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ASSU Senate talks police force on campus, Engaging Diversity requirement

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On Tuesday night, the 23rd meeting of the 17th Undergraduate Senate invited the chief of the Stanford Police Department to give a guest talk on the role of officers on campus and discussed funding.

In response to student interest about various campus safety issues, Stanford Police Department Chief Laura Wilson ’91 engaged the Senate in a discussion about the operation of the police force on campus. Stanford officers fall under the jurisdiction of Santa Clara County, but are paid by the University and chiefly only serve on campus. There are 75 full-time employees with about half being sworn-in, gun-carrying officers. In addition to enforcing the law and writing tickets, officers also work in community outreach.

“My emphasis has been community outreach through our police liaison program and really trying to interact with not only staff and faculty, but students to break down barriers and stereotypes people have about the police,” Wilson said. “We try to make people feel comfortable talking to us.”

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At the ASSU meeting on Tuesday, Senators heard from the Stanford Police Department and discussed ongoing proposals. (ARIEL LIU/The Stanford Daily)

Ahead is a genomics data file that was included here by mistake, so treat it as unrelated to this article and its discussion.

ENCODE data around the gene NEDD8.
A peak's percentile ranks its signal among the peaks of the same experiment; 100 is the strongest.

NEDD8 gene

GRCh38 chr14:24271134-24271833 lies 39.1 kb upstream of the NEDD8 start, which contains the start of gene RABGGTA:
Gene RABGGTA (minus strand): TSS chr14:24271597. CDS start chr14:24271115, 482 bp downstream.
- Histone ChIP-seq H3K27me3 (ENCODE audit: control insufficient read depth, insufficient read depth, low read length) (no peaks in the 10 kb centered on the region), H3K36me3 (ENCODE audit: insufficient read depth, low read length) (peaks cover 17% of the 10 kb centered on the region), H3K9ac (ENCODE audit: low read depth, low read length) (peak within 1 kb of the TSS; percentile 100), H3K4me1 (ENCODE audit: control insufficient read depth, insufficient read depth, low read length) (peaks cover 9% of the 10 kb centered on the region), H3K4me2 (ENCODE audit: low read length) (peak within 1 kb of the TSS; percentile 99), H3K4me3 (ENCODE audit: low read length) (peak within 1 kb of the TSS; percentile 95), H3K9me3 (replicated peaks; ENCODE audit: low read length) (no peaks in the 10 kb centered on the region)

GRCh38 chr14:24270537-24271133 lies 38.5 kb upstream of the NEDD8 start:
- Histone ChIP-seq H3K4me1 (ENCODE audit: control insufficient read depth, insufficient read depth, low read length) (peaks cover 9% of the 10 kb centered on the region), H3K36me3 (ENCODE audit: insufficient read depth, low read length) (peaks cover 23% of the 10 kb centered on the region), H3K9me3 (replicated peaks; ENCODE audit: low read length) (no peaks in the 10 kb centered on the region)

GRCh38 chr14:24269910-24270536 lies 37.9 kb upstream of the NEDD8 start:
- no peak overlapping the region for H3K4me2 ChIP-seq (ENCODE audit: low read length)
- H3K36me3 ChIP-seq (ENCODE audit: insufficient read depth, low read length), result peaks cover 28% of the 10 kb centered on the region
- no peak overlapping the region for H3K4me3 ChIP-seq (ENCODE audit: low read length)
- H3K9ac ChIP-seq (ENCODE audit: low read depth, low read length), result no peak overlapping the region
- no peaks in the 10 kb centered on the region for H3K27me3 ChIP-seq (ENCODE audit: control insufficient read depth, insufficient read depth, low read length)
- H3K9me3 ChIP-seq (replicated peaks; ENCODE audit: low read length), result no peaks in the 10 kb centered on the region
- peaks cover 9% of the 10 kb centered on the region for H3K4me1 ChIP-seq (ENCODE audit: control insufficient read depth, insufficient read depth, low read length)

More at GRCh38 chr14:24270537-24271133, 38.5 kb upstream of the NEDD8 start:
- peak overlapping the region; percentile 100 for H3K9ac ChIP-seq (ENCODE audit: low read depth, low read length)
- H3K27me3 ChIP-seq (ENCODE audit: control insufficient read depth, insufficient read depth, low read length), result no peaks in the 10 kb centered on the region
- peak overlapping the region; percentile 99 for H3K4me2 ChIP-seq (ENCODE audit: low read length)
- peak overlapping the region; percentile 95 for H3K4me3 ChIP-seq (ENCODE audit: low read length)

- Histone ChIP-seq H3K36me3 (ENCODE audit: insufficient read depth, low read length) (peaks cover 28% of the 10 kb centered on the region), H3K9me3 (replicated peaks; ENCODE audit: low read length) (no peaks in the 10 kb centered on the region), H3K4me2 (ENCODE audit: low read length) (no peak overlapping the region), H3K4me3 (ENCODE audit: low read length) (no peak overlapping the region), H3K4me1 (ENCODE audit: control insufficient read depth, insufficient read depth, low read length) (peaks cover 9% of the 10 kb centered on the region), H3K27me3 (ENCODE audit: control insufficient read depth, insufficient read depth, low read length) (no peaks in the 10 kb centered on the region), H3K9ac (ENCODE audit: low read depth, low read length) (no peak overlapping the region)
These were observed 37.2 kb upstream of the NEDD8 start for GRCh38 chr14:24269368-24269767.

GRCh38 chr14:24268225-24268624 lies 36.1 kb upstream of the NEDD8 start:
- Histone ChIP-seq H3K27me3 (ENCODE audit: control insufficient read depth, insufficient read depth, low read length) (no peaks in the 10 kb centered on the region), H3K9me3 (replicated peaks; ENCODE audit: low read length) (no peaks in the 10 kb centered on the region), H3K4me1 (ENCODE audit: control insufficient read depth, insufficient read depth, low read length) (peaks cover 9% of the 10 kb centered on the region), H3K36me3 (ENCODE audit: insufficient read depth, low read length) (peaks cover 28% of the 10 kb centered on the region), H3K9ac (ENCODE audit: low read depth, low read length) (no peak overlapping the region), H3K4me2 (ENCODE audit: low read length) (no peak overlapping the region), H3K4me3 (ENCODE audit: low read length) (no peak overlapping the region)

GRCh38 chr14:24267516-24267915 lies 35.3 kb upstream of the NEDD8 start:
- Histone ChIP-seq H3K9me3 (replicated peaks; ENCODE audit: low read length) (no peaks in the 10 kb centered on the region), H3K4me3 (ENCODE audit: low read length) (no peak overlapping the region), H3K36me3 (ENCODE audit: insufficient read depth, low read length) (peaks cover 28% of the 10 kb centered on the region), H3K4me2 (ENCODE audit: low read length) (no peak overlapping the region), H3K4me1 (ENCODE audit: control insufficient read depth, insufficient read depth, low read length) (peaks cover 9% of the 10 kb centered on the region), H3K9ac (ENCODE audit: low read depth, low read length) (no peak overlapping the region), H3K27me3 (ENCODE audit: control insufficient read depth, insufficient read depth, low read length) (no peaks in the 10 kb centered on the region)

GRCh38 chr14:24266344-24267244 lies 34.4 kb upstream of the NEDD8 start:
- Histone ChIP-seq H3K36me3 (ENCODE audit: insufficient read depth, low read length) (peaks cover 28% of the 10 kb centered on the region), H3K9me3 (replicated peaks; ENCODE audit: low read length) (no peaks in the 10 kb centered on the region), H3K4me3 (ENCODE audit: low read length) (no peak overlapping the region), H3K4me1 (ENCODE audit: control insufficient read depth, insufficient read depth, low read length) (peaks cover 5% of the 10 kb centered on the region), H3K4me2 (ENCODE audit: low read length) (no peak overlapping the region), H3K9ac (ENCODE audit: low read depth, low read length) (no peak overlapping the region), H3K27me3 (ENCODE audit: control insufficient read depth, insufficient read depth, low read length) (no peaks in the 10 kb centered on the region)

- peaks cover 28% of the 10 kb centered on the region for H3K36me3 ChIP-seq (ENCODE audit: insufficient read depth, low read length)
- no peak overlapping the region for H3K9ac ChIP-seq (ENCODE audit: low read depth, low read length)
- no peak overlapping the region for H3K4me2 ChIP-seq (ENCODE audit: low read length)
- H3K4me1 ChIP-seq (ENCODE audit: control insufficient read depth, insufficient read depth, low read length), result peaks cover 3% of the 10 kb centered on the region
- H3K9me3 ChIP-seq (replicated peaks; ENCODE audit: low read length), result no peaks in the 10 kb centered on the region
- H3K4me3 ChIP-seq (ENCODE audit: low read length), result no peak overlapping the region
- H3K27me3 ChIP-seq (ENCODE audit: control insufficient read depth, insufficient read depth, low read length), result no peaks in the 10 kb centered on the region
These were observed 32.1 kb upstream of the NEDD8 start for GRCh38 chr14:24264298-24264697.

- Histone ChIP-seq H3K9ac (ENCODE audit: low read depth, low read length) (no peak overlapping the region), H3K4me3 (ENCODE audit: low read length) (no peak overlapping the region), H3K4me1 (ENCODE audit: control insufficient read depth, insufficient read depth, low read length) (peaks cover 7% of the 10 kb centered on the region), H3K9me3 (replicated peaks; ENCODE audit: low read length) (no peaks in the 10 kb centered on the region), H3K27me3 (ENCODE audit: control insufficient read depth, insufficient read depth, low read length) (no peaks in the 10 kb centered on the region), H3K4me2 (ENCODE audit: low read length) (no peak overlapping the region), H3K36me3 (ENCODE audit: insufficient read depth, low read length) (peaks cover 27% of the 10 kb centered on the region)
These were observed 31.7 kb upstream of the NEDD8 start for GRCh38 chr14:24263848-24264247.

When it comes to the department’s alcohol policy, officers can use their discretion to enforce the law. Because of limited personnel, Stanford police usually focuses on the more egregious cases of alcohol violation.

“We probably arrest more non-Stanford students for possession because students pretty much know they’re not supposed to walk outside with alcohol,” Wilson said. “We also wouldn’t necessarily walk into the dorms. We’re legally allowed to, but we’ve sort of taken the approach that it is your home and your residence.”

Recent rise in news reports of active shootings have also led to more demands for active-shooting response workshops from the police department. But Stanford does not seem to have any greater chances of experiencing shootings, according to Wilson.

“I don’t think that we’re any more at risk than any other open population,” Wilson said.

Ongoing action for senate proposals

Last week, ASSU President John-Lancaster Finley ’16 and ASSU Vice President Brandon Hill ’16 presented to the Faculty Senate the three proposals for amending the Engaging Diversity (ED) Ways of Thinking/Ways of Doing (WAYs) requirement, creating a sexual education program in residences and reaffirming support for the native community. Faculty was receptive to these proposals and President John Hennessy intends to form a committee to discuss the resolution to rename Serra buildings and propose a standard criteria for future recommendations.

Funding Bills

The Black Liberation Month Committee requested $6,000 for hosting activist poet speaker Nikki Giovanni to have a discussion with Harry Elam on resilience and liberation through the arts. The request was approved.

The Stanford Daily finance representatives attended the meeting to request that The Daily be added to the ballot for annual grants to exclusively cover printing costs. Because of internal miscommunications when the previous Chief Operating Officer left the position, a budget was not submitted for timely approval. After assuring the Senate that future measures to prevent miscommunication have been implemented, the motion for being added to the Annual Grants ballot passed.

 

Contact Ariel Liu at aliu15 ‘at’ stanford.edu.